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I need to sort two arrays simultaneously, or rather I need to sort one of the arrays and bring the corresponding element of its associated array with it as I sort. That is if the array is [(5, 33), (4, 44), (3, 55)] and I sort by the first axis (labeled below dtype='alpha') then I want: [(3.0, 55.0) (4.0, 44.0) (5.0, 33.0)]. These are really big data sets and I need to sort first ( for nlog(n) speed ) before I do some other operations. I don't know how to merge my two separate arrays though in the proper manner to get the sort algorithm working. I think my problem is rather simple. I tried three different methods:

import numpy

dtype=[('alpha',float), ('beta',float)]

#values = numpy.array(values, dtype=dtype)
print "Try 1:\n", values

for n in range (len(x)):
print "Try 2:\n", values
#values = numpy.array(values, dtype=dtype)

values = [(x[0], y[0]), (x[1],y[1]) , (x[2],y[2])]
print "Try 3:\n", values
values = numpy.array(values, dtype=dtype)

print "Result:\n",q

I commented out the first and second trys because they create errors, I knew the third one would work because that was mirroring what I saw when I was RTFM. Given the arrays x and y (which are very large, just examples shown) how do I construct the array (called values) that can be called by numpy.sort properly?

*** Zip works great, thanks. Bonus question: How can I later unzip the sorted data into two arrays again?

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up vote 6 down vote accepted

I think what you want is the zip function. If you have

x = [1,2,3]
y = [4,5,6]

then zip(x,y) == [(1,4),(2,5),(3,6)]

So your array could be constructed using

a = numpy.array(zip(x,y), dtype=dtype)
share|improve this answer
+1: zip works well with generators, so you don't have to create giant in-memory lists, you can use generator functions instead. – S.Lott Feb 18 '09 at 12:01
How can I later unzip the sorted data into two arrays again? – Alex Feb 18 '09 at 18:57
once you have a above, you can do c, d = zip(*a) to unzip. – Autoplectic Feb 18 '09 at 19:35

for your bonus question -- zip actually unzips too:

In [1]: a = range(10)
In [2]: b = range(10, 20)
In [3]: c = zip(a, b)
In [4]: c
[(0, 10),
 (1, 11),
 (2, 12),
 (3, 13),
 (4, 14),
 (5, 15),
 (6, 16),
 (7, 17),
 (8, 18),
 (9, 19)]
In [5]: d, e = zip(*c)
In [6]: d, e
Out[6]: ((0, 1, 2, 3, 4, 5, 6, 7, 8, 9), (10, 11, 12, 13, 14, 15, 16, 17, 18, 19))
share|improve this answer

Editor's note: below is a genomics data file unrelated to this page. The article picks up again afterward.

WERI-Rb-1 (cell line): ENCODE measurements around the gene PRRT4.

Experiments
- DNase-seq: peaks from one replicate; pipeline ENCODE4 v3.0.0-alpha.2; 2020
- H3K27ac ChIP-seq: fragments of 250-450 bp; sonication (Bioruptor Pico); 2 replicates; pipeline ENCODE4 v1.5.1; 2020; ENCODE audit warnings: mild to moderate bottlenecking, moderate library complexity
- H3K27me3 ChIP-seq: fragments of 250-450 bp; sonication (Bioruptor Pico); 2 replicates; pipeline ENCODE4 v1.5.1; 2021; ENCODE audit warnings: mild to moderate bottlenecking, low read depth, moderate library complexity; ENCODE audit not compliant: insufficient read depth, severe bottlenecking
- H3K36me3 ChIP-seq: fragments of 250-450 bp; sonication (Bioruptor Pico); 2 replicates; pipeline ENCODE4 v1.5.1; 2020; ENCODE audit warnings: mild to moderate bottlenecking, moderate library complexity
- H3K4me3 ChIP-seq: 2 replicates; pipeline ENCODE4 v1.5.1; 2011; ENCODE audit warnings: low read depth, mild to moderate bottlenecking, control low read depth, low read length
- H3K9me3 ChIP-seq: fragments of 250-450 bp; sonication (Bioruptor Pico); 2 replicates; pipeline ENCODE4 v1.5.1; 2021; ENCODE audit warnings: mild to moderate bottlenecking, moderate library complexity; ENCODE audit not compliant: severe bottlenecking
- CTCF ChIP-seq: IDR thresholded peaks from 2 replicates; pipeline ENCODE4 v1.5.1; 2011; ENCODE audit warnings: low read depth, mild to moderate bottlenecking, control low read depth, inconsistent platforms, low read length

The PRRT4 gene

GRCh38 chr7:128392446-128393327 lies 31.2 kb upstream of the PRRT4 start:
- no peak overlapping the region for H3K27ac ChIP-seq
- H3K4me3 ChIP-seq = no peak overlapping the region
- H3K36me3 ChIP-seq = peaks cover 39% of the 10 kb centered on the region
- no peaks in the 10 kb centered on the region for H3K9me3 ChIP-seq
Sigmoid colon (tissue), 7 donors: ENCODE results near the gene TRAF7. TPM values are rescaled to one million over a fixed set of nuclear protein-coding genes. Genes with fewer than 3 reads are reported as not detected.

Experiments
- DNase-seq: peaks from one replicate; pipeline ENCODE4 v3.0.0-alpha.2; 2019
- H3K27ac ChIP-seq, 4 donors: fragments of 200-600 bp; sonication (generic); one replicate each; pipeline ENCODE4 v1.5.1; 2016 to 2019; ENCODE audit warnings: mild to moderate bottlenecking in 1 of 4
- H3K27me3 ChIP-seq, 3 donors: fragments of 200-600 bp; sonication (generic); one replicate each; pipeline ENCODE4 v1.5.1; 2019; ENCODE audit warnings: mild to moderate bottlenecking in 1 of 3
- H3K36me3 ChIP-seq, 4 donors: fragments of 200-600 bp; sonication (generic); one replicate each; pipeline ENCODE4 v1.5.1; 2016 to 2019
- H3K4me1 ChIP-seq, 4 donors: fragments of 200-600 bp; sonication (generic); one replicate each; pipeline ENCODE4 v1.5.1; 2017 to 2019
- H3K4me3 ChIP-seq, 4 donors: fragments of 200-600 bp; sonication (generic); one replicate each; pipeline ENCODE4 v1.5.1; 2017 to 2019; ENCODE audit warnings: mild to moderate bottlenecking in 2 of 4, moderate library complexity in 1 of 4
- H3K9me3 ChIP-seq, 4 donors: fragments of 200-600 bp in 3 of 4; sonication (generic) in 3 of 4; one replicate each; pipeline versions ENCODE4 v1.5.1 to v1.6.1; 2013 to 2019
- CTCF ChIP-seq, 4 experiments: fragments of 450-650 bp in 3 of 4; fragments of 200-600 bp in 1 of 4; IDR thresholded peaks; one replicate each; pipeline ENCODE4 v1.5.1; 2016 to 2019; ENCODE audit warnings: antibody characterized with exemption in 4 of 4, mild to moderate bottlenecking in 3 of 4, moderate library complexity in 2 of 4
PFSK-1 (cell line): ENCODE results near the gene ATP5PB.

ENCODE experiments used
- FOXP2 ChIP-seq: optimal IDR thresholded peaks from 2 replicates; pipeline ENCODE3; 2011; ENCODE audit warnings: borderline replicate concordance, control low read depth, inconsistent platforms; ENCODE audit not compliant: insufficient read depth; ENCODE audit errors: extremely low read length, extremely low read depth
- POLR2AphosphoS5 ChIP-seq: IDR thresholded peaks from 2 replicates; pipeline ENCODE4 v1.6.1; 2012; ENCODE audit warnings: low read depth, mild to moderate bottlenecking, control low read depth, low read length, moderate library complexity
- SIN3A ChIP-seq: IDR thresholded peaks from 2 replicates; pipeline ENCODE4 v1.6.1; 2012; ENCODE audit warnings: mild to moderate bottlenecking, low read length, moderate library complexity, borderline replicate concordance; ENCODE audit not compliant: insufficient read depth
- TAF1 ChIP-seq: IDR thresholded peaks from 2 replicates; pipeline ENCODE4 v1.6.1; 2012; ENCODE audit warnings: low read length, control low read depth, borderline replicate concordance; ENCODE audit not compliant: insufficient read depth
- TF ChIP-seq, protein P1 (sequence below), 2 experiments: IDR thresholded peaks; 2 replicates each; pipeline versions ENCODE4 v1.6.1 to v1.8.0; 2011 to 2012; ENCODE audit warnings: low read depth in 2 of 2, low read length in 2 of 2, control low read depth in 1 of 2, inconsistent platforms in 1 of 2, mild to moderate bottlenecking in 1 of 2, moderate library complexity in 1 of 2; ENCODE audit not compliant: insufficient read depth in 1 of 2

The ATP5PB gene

Simon suggested argsort as an alternative approach; I'd recommend it as the way to go. No messy merging, zipping, or unzipping: just access by index.

idx = numpy.argsort(x)
ans = [ (x[idx[i]],y[idx[i]]) for i in idx]
share|improve this answer

zip() might be inefficient for large arrays. numpy.dstack() could be used instead of zip:

ndx = numpy.argsort(x)
values = numpy.dstack((x[ndx], y[ndx]))
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thankyou, as far as I can tell this is the fastest answer given (I haven't done any speed tests, but I really doubt that building a zip and then unzipping it is the fastest) – Garrett Berg Mar 9 '12 at 21:13
it actually turns out np.take(x,ndx) is faster than fancy indexing. – user545424 Mar 10 '12 at 3:20
@user545424: looks interesting. thanks for the link – J.F. Sebastian Mar 10 '12 at 4:04

I think you just need to specify the axis that you are sorting on when you have made your final ndarray. Alternatively argsort one of the original arrays and you'll have an index array that you can use to look up in both x and y, which might mean you don't need values at all.

( seems to be unreachable right now or I would post you a link to some docs)

Given that your description doesn't quite match your code snippet it's hard to say with certainty, but I think you have over-complicated the creation of your numpy array.

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I couldn't get a working solution using Numpy's sort function, but here's something else that works:

import numpy
x = [5,4,3]
y = [33,44,55]
r = numpy.asarray([(x[i],y[i]) for i in numpy.lexsort([x])])

lexsort returns the permutation of the array indices which puts the rows in sorted order. If you wanted your results sorted on multiple keys, e.g. by x and then by y, use numpy.lexsort([x,y]) instead.

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